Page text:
Lieutenant Thomas Macdonough was a naval officer who achieved fame during the War of 1812. He commanded the American naval forces that defeated the British navy at the Battle of Plattsburgh. Macdonough established a secure base at Otter Creek, in Vermont and constructed several gunboats. Knowing he was outgunned in long guns, Macdonough took his fleet into Plattsburgh Bay, where the British were forced to engage at close range. He anchored his ships in a line north to south and attached anchor cables allowing the ships to be slewed in a wide arc. His flagship Saratoga was able to spin completely around bringing into action his undamaged guns and defeating the British offensive and helping to bring an end to the War of 1812.
The War of 1812
The Star-Spangled Banner, measured 30 ft. by 42 ft. with 15 stripes. It is the only official American flag with more than thirteen stripes. The two extra stripes represented Vermont and Kentucky.
In 1814, the flag flew over Fort McHenry during the British bombardment throughout the Battle of Baltimore. The war began in June of 1812 and ended in February 1815. The war marked the second chapter of the American Revolution in which Great Britain sought to establish political and economic sovereignty over its former colonies.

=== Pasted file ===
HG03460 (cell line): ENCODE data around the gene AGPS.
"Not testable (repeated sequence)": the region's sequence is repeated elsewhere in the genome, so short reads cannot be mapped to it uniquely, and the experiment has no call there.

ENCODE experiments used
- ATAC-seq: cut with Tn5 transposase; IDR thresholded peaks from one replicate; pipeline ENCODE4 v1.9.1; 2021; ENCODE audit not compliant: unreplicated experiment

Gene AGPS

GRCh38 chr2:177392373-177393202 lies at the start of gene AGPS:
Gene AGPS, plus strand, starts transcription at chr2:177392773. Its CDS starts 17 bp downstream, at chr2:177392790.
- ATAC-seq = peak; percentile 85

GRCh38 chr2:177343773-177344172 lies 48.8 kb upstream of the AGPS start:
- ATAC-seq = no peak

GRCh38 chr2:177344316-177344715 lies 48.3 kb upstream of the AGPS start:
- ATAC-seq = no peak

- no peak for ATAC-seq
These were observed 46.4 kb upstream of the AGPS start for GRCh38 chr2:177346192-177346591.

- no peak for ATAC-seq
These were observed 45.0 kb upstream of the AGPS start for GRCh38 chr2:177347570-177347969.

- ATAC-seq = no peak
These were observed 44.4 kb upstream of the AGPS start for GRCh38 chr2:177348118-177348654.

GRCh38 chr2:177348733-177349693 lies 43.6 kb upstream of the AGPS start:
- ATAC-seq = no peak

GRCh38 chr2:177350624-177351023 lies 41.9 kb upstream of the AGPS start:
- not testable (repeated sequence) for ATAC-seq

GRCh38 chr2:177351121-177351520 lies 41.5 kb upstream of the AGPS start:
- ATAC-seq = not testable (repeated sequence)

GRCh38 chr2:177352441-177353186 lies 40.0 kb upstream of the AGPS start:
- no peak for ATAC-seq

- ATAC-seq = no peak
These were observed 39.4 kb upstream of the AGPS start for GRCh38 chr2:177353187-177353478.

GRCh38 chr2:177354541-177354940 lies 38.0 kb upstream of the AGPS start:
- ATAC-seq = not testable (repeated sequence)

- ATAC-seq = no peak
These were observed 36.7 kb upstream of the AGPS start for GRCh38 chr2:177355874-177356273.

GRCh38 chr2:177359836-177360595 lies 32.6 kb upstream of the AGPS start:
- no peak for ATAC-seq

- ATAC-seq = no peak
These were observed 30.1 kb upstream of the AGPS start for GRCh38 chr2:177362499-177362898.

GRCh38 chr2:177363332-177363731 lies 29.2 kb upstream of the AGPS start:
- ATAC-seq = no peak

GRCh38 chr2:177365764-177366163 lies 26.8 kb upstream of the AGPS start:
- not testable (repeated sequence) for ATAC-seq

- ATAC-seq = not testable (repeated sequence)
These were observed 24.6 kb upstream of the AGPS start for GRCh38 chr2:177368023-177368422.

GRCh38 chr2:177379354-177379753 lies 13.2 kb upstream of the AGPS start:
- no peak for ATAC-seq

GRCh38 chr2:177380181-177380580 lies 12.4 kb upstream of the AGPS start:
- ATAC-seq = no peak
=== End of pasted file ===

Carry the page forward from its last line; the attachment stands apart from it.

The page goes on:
This Thomas Macdonough history mug is part of our War of 1812 series which includes many of the notable figures who played major roles during this conflict.
The biographical History Mugs were created to teach and inspire individuals to learn about our diverse and interesting history. The biographies were researched and written by history enthusiast, Robert Compton. He colorized most of the historic photos and images used on the mugs, which were originally black and white or sepia tone. The images and biographies are imprinted on mugs at his studio in rural Vermont.
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